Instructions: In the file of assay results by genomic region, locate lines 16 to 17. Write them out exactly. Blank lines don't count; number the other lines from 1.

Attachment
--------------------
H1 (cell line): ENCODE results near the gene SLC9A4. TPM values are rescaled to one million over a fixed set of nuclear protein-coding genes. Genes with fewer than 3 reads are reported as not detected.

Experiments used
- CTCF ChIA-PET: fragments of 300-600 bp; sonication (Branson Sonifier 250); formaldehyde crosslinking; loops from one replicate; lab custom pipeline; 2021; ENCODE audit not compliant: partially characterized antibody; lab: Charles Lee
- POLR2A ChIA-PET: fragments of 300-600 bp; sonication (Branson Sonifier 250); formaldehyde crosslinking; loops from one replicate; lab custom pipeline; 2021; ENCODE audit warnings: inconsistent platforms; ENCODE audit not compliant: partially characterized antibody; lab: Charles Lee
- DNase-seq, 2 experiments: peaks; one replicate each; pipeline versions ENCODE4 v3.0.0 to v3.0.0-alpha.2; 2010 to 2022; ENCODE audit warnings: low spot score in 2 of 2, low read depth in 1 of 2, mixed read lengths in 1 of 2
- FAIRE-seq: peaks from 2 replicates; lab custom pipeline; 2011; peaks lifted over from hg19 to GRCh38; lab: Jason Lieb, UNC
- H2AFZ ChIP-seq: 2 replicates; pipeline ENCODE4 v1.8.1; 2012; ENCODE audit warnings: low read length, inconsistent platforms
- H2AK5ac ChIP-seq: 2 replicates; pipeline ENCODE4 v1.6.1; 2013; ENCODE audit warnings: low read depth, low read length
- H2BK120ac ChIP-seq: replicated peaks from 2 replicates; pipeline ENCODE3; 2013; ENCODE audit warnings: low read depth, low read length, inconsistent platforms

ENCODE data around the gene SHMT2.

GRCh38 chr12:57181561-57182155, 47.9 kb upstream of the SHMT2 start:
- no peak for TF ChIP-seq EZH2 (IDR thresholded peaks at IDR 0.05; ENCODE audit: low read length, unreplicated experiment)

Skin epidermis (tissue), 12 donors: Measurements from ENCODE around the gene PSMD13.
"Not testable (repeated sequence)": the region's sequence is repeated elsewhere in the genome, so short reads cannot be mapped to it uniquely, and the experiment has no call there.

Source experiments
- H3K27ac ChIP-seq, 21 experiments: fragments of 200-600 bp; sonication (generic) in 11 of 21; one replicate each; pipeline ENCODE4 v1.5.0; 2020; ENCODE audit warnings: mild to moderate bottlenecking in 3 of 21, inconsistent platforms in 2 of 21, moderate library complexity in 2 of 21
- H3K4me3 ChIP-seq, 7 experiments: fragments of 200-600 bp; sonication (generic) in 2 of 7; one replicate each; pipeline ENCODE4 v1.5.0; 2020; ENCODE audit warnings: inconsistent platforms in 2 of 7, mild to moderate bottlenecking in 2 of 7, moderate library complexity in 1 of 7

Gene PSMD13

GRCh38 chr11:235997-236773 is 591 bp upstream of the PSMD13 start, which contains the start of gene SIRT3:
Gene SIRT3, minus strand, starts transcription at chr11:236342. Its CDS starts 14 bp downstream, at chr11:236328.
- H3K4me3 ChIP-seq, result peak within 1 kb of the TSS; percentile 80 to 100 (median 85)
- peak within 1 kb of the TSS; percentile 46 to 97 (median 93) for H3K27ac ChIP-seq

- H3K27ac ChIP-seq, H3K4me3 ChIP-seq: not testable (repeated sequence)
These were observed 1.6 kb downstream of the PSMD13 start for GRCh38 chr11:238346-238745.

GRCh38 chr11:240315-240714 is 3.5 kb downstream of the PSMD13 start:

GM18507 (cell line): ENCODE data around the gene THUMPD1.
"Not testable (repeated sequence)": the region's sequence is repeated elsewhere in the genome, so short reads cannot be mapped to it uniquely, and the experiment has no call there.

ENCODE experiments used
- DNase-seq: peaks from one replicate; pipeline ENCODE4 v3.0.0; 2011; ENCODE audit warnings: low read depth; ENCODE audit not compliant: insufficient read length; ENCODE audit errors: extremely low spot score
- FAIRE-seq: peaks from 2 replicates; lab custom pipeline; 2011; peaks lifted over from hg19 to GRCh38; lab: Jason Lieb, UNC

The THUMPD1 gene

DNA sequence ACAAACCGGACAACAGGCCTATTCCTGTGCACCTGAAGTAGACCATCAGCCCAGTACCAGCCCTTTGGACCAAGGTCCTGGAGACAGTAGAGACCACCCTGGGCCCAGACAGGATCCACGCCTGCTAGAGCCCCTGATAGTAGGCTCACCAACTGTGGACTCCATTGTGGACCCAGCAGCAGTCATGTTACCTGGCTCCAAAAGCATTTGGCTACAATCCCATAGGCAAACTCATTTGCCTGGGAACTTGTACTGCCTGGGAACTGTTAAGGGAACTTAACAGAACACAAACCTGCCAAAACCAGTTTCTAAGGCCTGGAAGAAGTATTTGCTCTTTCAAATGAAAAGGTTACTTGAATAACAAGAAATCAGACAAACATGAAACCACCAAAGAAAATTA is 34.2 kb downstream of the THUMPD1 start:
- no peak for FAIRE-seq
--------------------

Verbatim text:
- H3K27ac ChIP-seq, 21 experiments: fragments of 200-600 bp; sonication (generic) in 11 of 21; one replicate each; pipeline ENCODE4 v1.5.0; 2020; ENCODE audit warnings: mild to moderate bottlenecking in 3 of 21, inconsistent platforms in 2 of 21, moderate library complexity in 2 of 21
- H3K4me3 ChIP-seq, 7 experiments: fragments of 200-600 bp; sonication (generic) in 2 of 7; one replicate each; pipeline ENCODE4 v1.5.0; 2020; ENCODE audit warnings: inconsistent platforms in 2 of 7, mild to moderate bottlenecking in 2 of 7, moderate library complexity in 1 of 7